Figure 1 shows a schematic diagram of the storage system for theoretical modeling. In the model, the mirror on the back surface of the holographic disk in the real system is replaced by a double-thickness disk in a modeled transmission algorithm to replace the reflection algorithm in the real system. In previous research, we showed that the PSF for the collinear system can be written8 as

Eq. 1

where ξ and η are the lateral coordinates, Δz is the longitudinal deviation from the center of the disk, T is the thickness of the disk, k is the wave number, λ is the effective wavelength, f is the effective focal length of the Fourier transform lens, δ(ξ,η) is a delta function that stands for the point input of the signal, and psfz denotes the PSF by the diffraction from each layer of the hologram and is expressed as

Eq. 2

where Up(ξ,η) and Ur(ξ,η) are the reading and the reference patterns, respectively. Since the reading pattern is always the same as the reference pattern, the convolution in Eq. 2 becomes the autocorrelation of the reference pattern with a phase term (or the reading pattern). Then from Eq. 1 we find that the PSF is a result of the integration of the psfz multiplied by a quadratic phase term across the whole volume of the hologram. Consequently, a well-designed reference pattern could reduce the PSF.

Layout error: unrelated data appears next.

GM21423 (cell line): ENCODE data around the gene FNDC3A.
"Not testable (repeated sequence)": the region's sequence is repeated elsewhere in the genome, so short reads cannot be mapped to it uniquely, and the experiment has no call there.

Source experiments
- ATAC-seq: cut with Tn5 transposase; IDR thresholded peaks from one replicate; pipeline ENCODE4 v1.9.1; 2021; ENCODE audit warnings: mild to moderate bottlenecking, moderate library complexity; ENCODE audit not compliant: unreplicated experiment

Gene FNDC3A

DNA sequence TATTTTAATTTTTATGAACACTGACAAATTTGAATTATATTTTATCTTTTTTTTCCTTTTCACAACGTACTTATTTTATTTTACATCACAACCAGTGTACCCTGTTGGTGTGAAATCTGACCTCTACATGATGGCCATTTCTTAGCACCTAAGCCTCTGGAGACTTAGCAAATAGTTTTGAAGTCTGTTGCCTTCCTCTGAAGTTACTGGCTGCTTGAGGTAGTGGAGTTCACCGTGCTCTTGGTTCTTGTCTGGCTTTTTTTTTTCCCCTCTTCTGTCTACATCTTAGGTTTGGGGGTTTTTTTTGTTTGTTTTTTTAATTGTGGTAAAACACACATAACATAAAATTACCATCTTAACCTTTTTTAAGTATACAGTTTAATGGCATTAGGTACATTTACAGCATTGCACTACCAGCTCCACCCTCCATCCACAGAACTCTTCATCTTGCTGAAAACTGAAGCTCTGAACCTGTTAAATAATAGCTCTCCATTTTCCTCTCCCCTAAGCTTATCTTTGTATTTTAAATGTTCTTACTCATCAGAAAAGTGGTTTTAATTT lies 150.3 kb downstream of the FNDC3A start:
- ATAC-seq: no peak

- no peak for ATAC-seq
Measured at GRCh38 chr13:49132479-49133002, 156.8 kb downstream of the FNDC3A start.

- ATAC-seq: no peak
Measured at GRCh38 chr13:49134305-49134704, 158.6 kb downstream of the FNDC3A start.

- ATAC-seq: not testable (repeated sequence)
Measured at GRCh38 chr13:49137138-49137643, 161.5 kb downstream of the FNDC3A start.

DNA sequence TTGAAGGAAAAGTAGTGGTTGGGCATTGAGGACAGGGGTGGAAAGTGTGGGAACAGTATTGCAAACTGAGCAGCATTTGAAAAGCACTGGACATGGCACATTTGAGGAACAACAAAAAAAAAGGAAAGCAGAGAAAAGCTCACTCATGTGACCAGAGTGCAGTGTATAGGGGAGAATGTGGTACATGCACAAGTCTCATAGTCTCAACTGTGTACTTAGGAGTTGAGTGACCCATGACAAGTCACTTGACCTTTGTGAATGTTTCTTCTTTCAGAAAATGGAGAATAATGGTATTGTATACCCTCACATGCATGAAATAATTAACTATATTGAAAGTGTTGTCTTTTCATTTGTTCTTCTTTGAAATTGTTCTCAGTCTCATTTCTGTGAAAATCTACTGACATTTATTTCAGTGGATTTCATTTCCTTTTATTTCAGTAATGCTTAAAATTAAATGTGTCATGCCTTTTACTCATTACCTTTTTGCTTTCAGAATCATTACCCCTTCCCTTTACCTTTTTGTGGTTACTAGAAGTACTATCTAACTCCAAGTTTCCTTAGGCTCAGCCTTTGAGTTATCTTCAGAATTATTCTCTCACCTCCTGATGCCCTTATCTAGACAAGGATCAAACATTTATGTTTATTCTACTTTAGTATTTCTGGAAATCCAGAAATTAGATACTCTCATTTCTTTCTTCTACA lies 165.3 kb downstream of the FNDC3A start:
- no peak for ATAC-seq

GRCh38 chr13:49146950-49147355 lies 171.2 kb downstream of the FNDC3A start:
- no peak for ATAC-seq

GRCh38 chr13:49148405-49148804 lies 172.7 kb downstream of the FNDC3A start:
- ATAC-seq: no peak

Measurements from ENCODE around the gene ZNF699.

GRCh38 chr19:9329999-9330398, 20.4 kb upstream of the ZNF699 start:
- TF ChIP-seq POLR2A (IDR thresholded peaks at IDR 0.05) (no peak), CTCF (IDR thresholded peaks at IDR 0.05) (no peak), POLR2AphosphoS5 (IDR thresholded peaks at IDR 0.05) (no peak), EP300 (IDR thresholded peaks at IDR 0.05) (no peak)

Fig. 1

Transmission model of the collinear algorithm for (a) a writing process and (b) a reading process.


We use the three different reference patterns shown in Fig. 2, where Fig. 2 is the radial pattern with line width of 13.68μm , Fig. 2 is the RBP mask with the modulation pitch of 13.68×13.68μm , and Fig. 2 is the RP mask with the modulation pitch of 13.68×13.68μm . The simulation result of the intensity distribution in the x direction for the corresponding reference patterns is shown in Fig. 3, where T=0.6mm , and the size of the spatial light modulator (SLM) is 4.4×4.4mm . The pitch between each pixel in the SLM is 13.68μm . In the calculation, the effective focal length is set to 7.5mm and the effective wavelength is 532nm1.5 to simplify the calculation of the refraction on the boundary between the air and the holographic disk. We find that the first zero point of the PSF is the same in all three modulation cases. However, the sidelobe of the PSF can be dramatically reduced by RBP and RP modulation.